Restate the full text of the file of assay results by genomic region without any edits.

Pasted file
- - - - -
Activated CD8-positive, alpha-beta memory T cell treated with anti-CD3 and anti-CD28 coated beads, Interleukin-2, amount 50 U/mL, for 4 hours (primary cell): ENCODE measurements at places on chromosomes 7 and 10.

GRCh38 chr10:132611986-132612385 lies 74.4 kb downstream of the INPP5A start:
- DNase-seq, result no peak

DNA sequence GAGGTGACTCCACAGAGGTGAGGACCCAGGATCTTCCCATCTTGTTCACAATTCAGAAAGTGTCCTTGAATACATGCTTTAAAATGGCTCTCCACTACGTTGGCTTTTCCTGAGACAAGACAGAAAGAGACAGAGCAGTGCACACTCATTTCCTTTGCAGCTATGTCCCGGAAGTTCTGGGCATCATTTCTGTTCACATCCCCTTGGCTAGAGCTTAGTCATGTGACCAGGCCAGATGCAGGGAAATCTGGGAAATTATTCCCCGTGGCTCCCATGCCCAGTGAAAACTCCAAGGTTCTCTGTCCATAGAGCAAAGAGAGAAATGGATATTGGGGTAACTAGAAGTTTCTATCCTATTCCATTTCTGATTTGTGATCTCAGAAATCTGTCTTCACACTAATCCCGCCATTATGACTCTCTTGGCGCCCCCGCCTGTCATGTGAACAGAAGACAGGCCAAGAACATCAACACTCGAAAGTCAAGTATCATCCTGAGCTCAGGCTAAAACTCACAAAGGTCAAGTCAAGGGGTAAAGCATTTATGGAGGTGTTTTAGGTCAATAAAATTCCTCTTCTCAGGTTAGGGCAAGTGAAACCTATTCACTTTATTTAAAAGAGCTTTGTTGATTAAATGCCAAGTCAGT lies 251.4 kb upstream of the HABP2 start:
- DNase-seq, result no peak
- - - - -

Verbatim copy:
Activated CD8-positive, alpha-beta memory T cell treated with anti-CD3 and anti-CD28 coated beads, Interleukin-2, amount 50 U/mL, for 4 hours (primary cell): ENCODE measurements at places on chromosomes 7 and 10.

GRCh38 chr10:132611986-132612385 lies 74.4 kb downstream of the INPP5A start:
- DNase-seq, result no peak

DNA sequence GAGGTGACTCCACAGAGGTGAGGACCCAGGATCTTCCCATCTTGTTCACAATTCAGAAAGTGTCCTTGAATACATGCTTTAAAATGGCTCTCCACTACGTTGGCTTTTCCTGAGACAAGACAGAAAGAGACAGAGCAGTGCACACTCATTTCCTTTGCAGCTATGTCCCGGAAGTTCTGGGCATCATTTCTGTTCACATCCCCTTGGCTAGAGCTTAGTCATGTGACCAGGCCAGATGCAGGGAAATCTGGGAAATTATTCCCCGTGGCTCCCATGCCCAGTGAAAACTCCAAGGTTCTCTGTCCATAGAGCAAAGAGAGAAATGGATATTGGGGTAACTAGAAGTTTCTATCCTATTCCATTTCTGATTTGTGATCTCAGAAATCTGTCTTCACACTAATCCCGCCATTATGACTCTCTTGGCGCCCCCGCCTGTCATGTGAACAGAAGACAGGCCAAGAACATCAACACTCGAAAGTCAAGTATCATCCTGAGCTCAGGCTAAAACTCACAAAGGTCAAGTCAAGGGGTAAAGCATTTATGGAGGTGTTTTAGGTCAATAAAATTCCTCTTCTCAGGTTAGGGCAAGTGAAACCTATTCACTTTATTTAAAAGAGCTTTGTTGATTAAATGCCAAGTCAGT lies 251.4 kb upstream of the HABP2 start:
- DNase-seq, result no peak